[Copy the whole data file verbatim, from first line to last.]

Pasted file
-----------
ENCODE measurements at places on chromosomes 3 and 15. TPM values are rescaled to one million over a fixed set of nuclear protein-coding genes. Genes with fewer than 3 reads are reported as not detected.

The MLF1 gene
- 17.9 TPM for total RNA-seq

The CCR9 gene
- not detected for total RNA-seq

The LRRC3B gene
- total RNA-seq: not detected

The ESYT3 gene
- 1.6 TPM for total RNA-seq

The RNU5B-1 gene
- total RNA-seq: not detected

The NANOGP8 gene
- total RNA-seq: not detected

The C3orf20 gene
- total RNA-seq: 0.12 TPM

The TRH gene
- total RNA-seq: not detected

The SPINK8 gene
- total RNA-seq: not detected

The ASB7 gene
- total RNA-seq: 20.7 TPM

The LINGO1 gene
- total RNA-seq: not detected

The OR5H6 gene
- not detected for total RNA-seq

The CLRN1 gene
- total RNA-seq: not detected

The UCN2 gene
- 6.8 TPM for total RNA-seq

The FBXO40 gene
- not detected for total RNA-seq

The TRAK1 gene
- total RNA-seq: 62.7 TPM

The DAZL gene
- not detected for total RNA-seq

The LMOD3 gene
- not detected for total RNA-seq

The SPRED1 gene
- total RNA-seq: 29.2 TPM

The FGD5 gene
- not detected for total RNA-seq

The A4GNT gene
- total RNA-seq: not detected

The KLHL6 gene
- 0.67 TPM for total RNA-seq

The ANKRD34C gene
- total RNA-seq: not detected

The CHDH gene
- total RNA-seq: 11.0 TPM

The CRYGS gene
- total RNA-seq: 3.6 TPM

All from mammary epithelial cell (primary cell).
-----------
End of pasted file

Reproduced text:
ENCODE measurements at places on chromosomes 3 and 15. TPM values are rescaled to one million over a fixed set of nuclear protein-coding genes. Genes with fewer than 3 reads are reported as not detected.

The MLF1 gene
- 17.9 TPM for total RNA-seq

The CCR9 gene
- not detected for total RNA-seq

The LRRC3B gene
- total RNA-seq: not detected

The ESYT3 gene
- 1.6 TPM for total RNA-seq

The RNU5B-1 gene
- total RNA-seq: not detected

The NANOGP8 gene
- total RNA-seq: not detected

The C3orf20 gene
- total RNA-seq: 0.12 TPM

The TRH gene
- total RNA-seq: not detected

The SPINK8 gene
- total RNA-seq: not detected

The ASB7 gene
- total RNA-seq: 20.7 TPM

The LINGO1 gene
- total RNA-seq: not detected

The OR5H6 gene
- not detected for total RNA-seq

The CLRN1 gene
- total RNA-seq: not detected

The UCN2 gene
- 6.8 TPM for total RNA-seq

The FBXO40 gene
- not detected for total RNA-seq

The TRAK1 gene
- total RNA-seq: 62.7 TPM

The DAZL gene
- not detected for total RNA-seq

The LMOD3 gene
- not detected for total RNA-seq

The SPRED1 gene
- total RNA-seq: 29.2 TPM

The FGD5 gene
- not detected for total RNA-seq

The A4GNT gene
- total RNA-seq: not detected

The KLHL6 gene
- 0.67 TPM for total RNA-seq

The ANKRD34C gene
- total RNA-seq: not detected

The CHDH gene
- total RNA-seq: 11.0 TPM

The CRYGS gene
- total RNA-seq: 3.6 TPM

All from mammary epithelial cell (primary cell).